Ethiopian political refugee living in London alleges he was victim of 'unprecedented example of espionage on British soil'

National Crime Agency urged to investigate after discovery of surveillance software on a computer belonging to Tadesse Kersmo

Media Editor

The National Crime Agency has been asked to investigate the alleged use of computer software to spy on an Ethiopian political refugee living in London in an unprecedented example of espionage on British soil.

The charity Privacy International has made a criminal complaint to the agency’s National Cyber Crime Unit following the detection of the surveillance software FinSpy on a computer belonging to Tadesse Kersmo, who fled to Britain from Ethiopia in 2009.

FinSpy, a “Trojan” programme which was developed and produced by the British-German company Gamma International, allows a remote user to gain full access to a targeted computer and even to turn on functions such as microphones and cameras to record the computer’s owner without their knowledge.

Mr Kersmo, a university lecturer, claimed that he had been the victim of espionage by the Ethiopian Government because of his involvement with the political opposition group Ginbot 7. “I felt that the United Kingdom was a safe and free country but I was wrong and I feel very disappointed,” he said.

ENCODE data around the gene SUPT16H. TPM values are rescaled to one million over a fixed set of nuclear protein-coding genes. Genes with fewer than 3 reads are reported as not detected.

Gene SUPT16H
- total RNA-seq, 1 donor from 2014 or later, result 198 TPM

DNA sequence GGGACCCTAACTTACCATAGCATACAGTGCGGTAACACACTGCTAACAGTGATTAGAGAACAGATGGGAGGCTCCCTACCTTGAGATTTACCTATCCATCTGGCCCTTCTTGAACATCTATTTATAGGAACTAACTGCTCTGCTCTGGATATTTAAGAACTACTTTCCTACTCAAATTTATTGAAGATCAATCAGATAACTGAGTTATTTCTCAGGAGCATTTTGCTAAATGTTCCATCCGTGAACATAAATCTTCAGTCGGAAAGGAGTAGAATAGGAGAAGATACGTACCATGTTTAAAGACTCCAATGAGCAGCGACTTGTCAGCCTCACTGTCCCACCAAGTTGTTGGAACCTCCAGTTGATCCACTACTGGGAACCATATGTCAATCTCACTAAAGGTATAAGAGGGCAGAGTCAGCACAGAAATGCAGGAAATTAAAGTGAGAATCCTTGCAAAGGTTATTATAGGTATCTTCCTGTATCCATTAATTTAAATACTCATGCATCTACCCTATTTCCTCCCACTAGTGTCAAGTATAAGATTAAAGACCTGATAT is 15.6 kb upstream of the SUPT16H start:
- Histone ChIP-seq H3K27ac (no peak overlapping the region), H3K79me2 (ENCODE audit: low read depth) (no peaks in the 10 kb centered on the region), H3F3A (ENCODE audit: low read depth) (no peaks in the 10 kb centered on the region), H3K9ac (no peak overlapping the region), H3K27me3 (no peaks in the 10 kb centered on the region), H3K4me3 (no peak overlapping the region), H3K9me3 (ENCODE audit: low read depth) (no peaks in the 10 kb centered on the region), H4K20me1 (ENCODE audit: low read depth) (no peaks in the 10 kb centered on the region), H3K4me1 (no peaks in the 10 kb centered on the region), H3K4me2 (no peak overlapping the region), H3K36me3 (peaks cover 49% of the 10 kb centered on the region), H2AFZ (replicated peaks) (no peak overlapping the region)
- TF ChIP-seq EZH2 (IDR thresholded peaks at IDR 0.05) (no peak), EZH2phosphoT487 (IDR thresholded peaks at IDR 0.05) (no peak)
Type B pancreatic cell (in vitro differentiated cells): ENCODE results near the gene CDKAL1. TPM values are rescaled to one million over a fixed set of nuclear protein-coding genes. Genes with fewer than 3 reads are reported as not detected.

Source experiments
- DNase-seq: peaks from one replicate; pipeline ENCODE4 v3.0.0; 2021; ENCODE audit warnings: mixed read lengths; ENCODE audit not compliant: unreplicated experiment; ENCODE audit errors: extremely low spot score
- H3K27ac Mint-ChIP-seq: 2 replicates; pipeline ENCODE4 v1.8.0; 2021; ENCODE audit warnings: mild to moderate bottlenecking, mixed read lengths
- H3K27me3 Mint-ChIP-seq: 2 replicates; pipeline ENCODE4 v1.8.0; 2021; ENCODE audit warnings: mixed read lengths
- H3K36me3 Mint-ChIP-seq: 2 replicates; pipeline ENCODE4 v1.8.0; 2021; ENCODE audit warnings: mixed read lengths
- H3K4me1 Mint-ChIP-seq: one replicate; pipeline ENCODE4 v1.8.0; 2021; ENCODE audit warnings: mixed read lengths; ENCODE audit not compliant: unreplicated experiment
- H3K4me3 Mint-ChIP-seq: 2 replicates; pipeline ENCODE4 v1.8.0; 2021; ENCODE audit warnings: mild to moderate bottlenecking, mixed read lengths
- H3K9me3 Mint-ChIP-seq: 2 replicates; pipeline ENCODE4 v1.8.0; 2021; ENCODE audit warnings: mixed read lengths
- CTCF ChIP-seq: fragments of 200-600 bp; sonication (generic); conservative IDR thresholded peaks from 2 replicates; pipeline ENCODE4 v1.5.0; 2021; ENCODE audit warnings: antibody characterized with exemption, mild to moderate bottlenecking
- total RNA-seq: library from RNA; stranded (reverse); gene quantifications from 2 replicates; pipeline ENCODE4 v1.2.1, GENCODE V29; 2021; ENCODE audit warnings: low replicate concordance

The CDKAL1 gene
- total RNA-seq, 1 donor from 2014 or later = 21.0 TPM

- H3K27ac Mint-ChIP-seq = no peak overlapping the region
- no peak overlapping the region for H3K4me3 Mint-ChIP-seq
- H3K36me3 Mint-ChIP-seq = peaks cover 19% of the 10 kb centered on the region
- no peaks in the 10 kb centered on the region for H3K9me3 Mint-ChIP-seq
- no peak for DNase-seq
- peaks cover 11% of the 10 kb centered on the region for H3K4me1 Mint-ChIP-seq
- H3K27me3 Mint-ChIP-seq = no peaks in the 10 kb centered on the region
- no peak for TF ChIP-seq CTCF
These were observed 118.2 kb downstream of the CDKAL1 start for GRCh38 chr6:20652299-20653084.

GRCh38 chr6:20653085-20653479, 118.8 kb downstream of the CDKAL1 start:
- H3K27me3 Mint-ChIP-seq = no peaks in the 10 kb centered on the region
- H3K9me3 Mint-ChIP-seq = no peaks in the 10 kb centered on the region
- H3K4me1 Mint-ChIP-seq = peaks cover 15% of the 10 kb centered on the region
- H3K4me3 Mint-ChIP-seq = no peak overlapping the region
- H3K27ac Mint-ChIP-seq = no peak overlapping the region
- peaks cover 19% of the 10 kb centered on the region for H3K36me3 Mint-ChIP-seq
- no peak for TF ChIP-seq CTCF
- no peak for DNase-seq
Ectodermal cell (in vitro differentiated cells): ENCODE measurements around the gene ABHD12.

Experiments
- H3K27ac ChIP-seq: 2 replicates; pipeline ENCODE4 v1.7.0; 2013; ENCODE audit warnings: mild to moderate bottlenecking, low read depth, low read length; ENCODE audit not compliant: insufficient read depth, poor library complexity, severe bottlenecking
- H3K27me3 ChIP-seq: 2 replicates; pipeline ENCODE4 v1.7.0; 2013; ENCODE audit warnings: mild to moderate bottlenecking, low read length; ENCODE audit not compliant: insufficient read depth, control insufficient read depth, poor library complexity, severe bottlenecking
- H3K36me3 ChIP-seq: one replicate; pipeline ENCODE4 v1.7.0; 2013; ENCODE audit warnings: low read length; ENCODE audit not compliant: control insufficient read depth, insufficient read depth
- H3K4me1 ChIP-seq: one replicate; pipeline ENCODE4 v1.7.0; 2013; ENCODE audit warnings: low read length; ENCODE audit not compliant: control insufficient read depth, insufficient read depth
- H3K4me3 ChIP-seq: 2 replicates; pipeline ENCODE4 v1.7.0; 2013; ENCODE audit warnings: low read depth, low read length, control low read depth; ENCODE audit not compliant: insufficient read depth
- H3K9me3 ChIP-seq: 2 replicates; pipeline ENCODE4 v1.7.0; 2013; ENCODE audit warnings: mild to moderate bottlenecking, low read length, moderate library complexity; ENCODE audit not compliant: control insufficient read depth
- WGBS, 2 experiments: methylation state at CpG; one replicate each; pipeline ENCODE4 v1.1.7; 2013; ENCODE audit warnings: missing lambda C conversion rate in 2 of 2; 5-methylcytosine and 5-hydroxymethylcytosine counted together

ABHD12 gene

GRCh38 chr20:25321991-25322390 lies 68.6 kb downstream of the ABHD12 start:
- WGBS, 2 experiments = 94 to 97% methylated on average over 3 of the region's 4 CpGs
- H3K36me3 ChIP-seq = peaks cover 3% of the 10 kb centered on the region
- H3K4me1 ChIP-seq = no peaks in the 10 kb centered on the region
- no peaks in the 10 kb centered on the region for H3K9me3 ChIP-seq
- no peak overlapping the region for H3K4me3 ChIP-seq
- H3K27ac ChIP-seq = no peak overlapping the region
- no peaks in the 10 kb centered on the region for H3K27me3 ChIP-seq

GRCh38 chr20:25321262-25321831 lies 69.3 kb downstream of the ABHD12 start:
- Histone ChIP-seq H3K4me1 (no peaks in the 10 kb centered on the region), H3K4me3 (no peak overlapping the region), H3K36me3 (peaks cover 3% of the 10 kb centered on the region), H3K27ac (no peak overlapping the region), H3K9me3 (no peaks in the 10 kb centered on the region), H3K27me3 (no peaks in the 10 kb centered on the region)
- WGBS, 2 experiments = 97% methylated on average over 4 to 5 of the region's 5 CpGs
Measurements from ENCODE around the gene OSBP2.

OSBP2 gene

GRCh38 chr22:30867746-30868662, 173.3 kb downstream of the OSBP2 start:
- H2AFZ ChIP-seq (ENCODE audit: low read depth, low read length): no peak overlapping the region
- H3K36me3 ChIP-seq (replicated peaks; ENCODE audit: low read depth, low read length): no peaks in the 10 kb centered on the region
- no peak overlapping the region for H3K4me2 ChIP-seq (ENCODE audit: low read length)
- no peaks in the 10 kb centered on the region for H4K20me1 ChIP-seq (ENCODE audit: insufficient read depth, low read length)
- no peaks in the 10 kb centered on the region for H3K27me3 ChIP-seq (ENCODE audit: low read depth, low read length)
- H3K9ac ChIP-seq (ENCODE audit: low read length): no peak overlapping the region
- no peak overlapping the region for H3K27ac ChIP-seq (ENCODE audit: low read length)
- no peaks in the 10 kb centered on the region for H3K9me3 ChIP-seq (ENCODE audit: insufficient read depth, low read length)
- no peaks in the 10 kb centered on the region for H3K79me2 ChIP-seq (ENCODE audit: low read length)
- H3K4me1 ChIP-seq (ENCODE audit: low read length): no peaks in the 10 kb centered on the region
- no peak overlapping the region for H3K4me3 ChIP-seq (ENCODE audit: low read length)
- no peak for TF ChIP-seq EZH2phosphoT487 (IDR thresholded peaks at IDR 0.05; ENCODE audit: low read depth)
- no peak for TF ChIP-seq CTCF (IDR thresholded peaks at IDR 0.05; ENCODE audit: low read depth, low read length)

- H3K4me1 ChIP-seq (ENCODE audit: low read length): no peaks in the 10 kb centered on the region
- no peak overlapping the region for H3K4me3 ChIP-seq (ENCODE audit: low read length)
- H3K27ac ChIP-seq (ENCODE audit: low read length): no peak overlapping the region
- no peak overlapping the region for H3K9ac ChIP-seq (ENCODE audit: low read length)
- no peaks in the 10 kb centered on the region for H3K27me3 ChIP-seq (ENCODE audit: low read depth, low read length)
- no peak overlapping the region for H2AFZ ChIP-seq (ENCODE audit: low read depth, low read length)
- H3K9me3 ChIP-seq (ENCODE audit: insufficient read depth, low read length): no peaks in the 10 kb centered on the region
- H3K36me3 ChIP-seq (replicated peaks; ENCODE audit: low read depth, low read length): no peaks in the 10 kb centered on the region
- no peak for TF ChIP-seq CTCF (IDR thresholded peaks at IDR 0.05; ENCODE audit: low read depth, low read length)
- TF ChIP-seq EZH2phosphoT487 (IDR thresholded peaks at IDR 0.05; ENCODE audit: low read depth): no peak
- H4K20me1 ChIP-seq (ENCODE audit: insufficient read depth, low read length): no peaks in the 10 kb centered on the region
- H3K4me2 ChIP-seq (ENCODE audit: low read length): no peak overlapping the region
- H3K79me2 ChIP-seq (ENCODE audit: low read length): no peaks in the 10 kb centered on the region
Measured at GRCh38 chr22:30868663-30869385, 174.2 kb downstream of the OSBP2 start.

The FinSpy surveillance software first appeared on his computer in 2012 and was only detected after the issue was highlighted in a study by the Citizen Lab at the University of Toronto, which reported on a campaign to infect computers with FinSpy by sending a rogue email containing pictures of Ginbot 7 members.

Mark Scott, a lawyer with London firm Bhatt Murphy, said there was no legal justification for the software. “If your computer is in the UK and it’s intercepted and that’s without lawful authority then that is a crime. It’s very difficult to see what lawful authority.”

Mr Scott said he knew of no other similar incidents.

Mr Kersmo told a London press conference on Monday that documents and audio clips from Skype conversations involving him and other Ginbot 7 members had been published in doctored format online in order to discredit him. He said that the leaders of Ginbot 7 – a pro-democracy group formed from Ethiopian exiles in the United States and Europe – had feared they had a mole in their ranks. “The main purpose was probably to create suspicion among the executive committee members and it did to some extent.”

Calling on the NCA to investigate, he said: “It’s not only (about) my own personal liberty but also the UK’s interests and other Ethiopian citizens who live in the UK.”